2 communication'to implicatethe First Amendment."Id. at406 (citationomitted). The Court
J rejectedthe State'scontentionfor the applicationof the lessstringentstandardannouncedin

4 O'Brien. Id. at 406. The Couf reasonedthat the State'sassertedinterest"in preservingthe flag asa
) of free
symbolof nationhoodandnationalunity," was an interest"related'to the suppression

the State'sconcernwith protectingthe flag's symbolicmeaningwas implicated


6 expression"'because
somemessage."Id. at 410. The Court
7 "only whena person'streatmentof the flag communicates
I statedthat sucha restrictionwill be subjectto "the most exactingscrutiny. " Id. at 412 (citing Boos

9 v. Barry,485 U.S. 312,321(1988)). Sucha level of scrutinyrequiresthe Stateactor"to showthat


l 0 the regulationis necessaryto seryea compelling stateinterestand that it is narrowly drawn to
'aj
li ll achievethat end." Boos,485U.S. at32l (citationsomitted).
ã
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v F t2 2. United Statesv. O'Brien
* r È
'nonspeech'
.cEJ H
T l3 In UnitedStatesv. O'Brien,the SupremeCourtheldthat when "'speech'and
t r o
v 2e
A l 4 elementsare combinedin the samecourseof conduct,a sufficiently important governmentalinterest
- Ë9
t2 =
(¡) ç l 5 in regulatingthe nonspeechelementcanjustify incidentallimitations on First Amendment
i - Y
etE
ú1 zo l 6 freedoms."O'Brien,3g1 U.S. at376. O'Brien involveda challengeto a federalstatutemakingit
|É€
O õ
:. fe l 7 illegal to "forge[], alter[], knowingly destroy[],knowingly mutilatc[], or in any manncrchange[]any
x
? )' Id. at 370 (citing 1965Amendmentto $ 12(b)(3)of the Universal
1 8 [SelectiveServicecertificates]
t 9 Military Training and ServioeAct). The SupremeCourt stated,
20 'Wethink it clear that a governmentregulationis sufficientlyjustified
[] if it is within the constitutionalpower of the Government;[2] if it
2l furthersan impofant or substantialgovernmentalinterest;[3] if the
governmentalinterestis unrelatedto the suppressionof free
22 expression;and [4] ifthe incidental restrictionon allegedFirst
Amendmentfreedomsis no greaterthan is essentialto the furtherance
23 of that interest.

24 Id. at377. In finding that the statutemet eachof theserequirements,the Court reasonedthat because
25 of the Government'ssubstantialinterestin assuringthe continuingavailability of issuedSelective
26 Servicecertificates,becausethe statutewas an appropriatelynanow meansof protectingthis interest
27 and condemnedonly the independentnoncommunicativeimpact of conductwithin its reach,and
28 becausethe noncommunicativeimpact of the act of burning a registrationcertificatefrustratedthe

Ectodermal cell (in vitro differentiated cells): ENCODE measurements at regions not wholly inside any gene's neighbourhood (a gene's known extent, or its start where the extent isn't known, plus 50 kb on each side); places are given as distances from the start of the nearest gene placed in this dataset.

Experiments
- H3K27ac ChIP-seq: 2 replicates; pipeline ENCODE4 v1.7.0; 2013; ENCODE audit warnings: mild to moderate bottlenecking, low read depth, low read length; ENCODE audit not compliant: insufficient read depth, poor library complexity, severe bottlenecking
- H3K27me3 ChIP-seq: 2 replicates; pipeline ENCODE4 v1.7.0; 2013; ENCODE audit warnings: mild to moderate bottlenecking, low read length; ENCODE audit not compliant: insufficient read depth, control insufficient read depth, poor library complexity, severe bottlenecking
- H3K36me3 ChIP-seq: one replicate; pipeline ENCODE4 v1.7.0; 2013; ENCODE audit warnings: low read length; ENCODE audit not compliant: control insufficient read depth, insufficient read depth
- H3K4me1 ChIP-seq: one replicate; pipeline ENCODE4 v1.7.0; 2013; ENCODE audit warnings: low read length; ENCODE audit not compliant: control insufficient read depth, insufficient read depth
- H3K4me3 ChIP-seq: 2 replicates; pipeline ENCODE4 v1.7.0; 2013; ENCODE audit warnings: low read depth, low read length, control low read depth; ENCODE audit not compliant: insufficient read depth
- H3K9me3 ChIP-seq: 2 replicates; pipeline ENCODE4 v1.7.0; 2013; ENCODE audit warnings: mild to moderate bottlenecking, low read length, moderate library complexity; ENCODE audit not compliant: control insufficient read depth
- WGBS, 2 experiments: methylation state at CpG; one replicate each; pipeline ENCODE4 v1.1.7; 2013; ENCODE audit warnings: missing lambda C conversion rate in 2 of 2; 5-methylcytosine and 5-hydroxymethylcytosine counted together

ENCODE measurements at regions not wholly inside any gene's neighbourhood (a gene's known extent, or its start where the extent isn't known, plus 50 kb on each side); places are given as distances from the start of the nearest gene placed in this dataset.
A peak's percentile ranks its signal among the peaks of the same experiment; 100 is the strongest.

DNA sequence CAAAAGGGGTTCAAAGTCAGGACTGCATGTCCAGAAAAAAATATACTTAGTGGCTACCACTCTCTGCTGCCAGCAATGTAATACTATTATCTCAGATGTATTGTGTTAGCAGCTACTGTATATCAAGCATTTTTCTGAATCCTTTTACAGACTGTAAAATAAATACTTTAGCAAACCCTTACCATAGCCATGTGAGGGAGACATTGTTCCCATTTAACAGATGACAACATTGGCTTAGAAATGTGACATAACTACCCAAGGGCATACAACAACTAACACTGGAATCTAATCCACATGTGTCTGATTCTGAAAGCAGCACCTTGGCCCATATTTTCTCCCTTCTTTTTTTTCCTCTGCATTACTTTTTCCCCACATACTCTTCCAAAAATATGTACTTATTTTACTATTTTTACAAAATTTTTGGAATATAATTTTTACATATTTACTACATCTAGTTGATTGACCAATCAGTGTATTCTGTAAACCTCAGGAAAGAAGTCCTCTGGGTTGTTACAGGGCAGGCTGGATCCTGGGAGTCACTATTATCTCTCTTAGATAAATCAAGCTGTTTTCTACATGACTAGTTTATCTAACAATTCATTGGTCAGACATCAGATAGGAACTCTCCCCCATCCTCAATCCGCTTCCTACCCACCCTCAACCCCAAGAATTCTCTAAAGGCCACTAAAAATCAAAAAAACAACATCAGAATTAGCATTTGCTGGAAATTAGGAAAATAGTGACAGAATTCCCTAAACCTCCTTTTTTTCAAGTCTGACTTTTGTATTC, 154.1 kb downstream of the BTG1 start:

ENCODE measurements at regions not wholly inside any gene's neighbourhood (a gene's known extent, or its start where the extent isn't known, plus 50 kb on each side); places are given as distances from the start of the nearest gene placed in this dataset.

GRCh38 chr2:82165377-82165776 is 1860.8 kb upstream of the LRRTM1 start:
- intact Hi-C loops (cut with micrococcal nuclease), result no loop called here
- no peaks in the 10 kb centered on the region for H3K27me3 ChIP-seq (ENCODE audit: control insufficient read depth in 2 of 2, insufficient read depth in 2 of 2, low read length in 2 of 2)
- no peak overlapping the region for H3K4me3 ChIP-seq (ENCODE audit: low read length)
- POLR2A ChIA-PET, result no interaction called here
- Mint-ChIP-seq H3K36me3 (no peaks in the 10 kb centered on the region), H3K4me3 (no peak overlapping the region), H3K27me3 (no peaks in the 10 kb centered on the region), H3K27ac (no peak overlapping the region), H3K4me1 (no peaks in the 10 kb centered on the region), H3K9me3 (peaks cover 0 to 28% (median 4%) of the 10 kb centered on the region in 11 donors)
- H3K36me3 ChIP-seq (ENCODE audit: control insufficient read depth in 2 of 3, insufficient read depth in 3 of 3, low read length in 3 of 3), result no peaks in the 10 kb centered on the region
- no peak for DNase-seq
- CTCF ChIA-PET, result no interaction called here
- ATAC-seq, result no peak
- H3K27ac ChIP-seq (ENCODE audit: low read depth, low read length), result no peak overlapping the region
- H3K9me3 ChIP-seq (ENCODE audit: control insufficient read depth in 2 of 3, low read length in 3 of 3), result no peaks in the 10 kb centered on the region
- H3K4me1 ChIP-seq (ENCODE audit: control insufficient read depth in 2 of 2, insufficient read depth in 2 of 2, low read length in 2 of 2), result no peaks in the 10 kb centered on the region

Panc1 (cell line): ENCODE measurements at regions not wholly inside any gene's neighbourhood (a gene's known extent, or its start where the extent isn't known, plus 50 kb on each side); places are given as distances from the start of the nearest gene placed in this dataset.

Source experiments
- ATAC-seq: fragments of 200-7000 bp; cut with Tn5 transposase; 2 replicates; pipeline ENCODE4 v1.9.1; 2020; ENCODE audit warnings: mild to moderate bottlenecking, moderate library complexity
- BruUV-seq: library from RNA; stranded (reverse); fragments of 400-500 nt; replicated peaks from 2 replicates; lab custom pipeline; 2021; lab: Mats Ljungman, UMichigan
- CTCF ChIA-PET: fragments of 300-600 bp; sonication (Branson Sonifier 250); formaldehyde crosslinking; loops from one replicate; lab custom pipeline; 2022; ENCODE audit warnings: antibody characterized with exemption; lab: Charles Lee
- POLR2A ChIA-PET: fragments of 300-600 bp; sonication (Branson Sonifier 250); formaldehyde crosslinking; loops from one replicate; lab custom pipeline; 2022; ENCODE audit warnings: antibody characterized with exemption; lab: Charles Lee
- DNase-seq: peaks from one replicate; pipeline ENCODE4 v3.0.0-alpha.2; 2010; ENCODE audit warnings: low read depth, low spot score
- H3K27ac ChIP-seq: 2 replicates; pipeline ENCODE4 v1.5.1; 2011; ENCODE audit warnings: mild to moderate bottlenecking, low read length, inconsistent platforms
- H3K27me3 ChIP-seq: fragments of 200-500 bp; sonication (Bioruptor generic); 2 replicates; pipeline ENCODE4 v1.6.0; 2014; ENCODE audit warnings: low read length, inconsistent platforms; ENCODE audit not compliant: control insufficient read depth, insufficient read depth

11
I Govemment'sinterest,a sufficient govemmentalinterestwas shownto justiff the defendant's

2 conviction. Id. at382.


I
J In this case,the Court finds that the O'Brien test providesthe appropriatestandardof review

4 of the Ordinance. Unlike the State'sinterestin Johnson,the County hasan interestunrelatedto the
5 suppressionof free expression.In Johnson,the Texasstatutefocusedon the communicativeaspect
6 of the actor's conductby prohibiting desecrationof the flag in a way that the actor knew would
7 seriouslyoffendone or morepersonslikely to observeor discoverhis action. Johnson,49l U.S. at
8 400. There,the State'sassertedinterestedin preservationof the flag as a symbol of nationalunity
9 was an interestdirectly relatedto the suppressionof the actor's free expressionand communicative
1 0 conduct. Id. at 410. Here,the County's interestis not in suppressingPlaintiffs' messagesabout

¡r 1 1 guns. The interestthat fueledthe promulgationof the Ordinanceat issueis the preventionof
O 6
r \ '= 1 2 violenceand the preservationof safetyon county property. Thus, in direct contrastto the State's
v F
! =
e 3
' F l / 1 3 interestin Johnson,the County's interestis unrelatedto the communicativeaspectof the conductat
l J o
.28 t 4 issue. Becauseof thesedifferences,this Court finds the Johnsonstrict scrutiny standard
â.Ë
o 2
o ç
. F ä 1 5 inappropriatefor the analysisof this case. Instead,the Court will apply the four-part O'Brien test.
6 t E
{ i o
cnl l6 3. O'Bríen As Applied to Plainúiffs
' Ë 5
o õ
9 f r T7 The County contendsthat the Ordinancesatisfiesthe O'Brien test and that there areno
- l 8 factual issuesthat precludea grant of summaryjudgment on this record. According to the County,
1,9 there is an importantgovernmentalinterestin seekingto ensurepublic safetyon county property,and
20 that the governmentalinterestis unrelatedto the suppressionof Plaintiffs' free expression.The
2l County assertsthat the incidentalrestiction on Plaintiffs' ability to conducttheir gun shows,in the

22 precisemannerPlaintiffs wish, is no greaterthan is essentialto the furtheranceof the County's


23 content-neutralinterest. In response,Plaintiffs insist that the isolatedstatementsof a particular
24 county legislatorevincea content-basedlegislativemotive behindthe Ordinance. Plaintiffs posit
2 5 that such impropermotive and the absenceof a sufficient goverrunentalinterestprecludethe
26 Ordinancefrom satisffing the O'Brien test. The Court now turns to the Ordinanceas appliedto
27 Plaintiffs underthe four-part O'Bríen test.
28

t2
I ^, Constitutional Power of Government

2 The first prong of the O'Brien testrequiresthe regulationat issueto be within the
-